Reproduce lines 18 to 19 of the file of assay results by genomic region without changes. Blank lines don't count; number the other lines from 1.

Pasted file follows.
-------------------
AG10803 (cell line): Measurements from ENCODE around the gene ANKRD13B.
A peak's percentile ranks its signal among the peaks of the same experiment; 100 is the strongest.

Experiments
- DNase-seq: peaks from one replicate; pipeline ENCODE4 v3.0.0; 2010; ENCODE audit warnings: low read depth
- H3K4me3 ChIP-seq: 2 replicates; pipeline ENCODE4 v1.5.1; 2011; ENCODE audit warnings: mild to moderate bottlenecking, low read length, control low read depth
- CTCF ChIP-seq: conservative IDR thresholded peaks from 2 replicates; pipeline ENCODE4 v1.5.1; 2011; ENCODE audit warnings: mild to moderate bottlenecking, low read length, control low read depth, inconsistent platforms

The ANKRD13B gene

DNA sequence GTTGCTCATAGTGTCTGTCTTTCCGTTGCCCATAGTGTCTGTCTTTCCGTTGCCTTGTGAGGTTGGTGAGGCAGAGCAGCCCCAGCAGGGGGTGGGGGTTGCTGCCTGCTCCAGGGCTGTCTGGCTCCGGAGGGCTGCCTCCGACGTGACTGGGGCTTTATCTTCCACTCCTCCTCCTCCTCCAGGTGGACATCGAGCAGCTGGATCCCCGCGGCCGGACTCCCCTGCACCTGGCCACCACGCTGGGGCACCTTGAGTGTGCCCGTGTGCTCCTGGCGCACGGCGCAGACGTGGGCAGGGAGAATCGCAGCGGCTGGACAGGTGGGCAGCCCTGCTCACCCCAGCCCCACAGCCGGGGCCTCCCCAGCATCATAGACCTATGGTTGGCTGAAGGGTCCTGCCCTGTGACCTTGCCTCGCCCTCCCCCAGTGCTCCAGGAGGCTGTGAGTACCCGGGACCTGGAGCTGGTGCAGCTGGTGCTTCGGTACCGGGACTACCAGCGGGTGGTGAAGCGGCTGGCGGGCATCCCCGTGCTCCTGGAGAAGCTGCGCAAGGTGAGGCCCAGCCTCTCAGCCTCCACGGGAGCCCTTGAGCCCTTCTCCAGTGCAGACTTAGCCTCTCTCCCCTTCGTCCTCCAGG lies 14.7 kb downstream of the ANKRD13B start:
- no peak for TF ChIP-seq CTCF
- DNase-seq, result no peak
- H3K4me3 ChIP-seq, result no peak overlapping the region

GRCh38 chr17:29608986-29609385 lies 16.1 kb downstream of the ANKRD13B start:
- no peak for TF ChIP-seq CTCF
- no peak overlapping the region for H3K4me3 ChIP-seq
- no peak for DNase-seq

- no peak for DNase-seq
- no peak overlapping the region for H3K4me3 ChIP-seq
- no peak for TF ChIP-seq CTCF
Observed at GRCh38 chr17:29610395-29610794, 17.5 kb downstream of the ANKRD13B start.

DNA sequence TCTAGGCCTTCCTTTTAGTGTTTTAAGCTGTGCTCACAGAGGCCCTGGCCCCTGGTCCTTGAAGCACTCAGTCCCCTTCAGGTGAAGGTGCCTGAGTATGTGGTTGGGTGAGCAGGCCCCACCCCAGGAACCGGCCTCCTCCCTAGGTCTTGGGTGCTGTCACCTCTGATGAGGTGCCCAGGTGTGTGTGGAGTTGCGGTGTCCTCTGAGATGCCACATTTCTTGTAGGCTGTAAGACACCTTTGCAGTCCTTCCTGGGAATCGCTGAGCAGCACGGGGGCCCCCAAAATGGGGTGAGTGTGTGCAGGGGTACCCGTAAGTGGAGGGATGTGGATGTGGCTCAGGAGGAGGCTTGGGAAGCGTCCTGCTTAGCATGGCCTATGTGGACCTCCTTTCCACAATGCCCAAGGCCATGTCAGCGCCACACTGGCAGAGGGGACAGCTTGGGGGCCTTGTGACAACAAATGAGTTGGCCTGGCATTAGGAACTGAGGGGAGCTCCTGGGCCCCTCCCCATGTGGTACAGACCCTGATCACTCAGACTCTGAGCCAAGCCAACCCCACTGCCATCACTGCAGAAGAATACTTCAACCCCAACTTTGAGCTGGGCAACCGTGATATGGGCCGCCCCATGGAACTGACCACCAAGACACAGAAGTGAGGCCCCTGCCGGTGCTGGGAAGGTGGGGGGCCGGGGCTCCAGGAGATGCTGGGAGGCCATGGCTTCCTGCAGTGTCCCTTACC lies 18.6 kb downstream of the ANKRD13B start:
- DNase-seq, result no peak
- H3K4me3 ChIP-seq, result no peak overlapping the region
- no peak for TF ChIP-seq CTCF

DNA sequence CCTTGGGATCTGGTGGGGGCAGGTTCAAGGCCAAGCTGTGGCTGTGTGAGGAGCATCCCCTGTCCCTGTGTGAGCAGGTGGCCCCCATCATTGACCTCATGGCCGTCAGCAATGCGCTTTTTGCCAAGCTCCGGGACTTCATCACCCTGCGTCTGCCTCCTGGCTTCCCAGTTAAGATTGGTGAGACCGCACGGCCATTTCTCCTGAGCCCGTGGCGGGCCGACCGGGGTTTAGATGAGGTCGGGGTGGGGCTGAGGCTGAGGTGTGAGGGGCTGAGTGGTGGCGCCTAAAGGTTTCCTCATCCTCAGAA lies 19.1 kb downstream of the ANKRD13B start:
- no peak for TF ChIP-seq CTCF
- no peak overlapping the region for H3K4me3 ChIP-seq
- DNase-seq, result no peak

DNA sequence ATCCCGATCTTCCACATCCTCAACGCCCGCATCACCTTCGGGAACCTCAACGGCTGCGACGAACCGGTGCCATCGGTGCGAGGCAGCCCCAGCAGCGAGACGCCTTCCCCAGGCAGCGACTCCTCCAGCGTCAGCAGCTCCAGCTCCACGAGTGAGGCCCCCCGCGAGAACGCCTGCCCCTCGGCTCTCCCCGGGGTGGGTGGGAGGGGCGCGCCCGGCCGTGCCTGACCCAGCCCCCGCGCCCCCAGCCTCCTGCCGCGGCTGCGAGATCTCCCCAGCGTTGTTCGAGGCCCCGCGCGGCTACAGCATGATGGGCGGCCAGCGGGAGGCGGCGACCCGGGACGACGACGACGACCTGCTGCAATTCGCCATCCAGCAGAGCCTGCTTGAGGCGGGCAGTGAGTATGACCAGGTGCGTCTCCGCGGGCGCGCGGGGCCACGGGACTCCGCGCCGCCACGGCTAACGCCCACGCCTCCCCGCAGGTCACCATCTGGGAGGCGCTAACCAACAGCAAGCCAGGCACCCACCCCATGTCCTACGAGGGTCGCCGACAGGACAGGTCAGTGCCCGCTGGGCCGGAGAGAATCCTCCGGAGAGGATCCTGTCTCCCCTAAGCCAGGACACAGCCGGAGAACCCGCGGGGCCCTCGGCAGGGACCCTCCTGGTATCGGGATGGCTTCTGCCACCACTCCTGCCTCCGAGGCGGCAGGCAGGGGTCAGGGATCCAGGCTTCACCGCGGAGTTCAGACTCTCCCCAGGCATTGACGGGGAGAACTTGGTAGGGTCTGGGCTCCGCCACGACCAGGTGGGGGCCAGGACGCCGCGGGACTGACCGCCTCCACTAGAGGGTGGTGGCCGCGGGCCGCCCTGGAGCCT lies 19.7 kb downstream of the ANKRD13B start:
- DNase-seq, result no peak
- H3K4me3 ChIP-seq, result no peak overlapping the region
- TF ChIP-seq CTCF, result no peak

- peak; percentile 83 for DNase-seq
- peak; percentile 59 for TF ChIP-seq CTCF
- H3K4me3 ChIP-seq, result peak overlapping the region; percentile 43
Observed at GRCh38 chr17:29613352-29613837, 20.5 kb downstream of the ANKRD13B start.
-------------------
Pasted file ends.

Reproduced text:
- no peak for TF ChIP-seq CTCF
Observed at GRCh38 chr17:29610395-29610794, 17.5 kb downstream of the ANKRD13B start.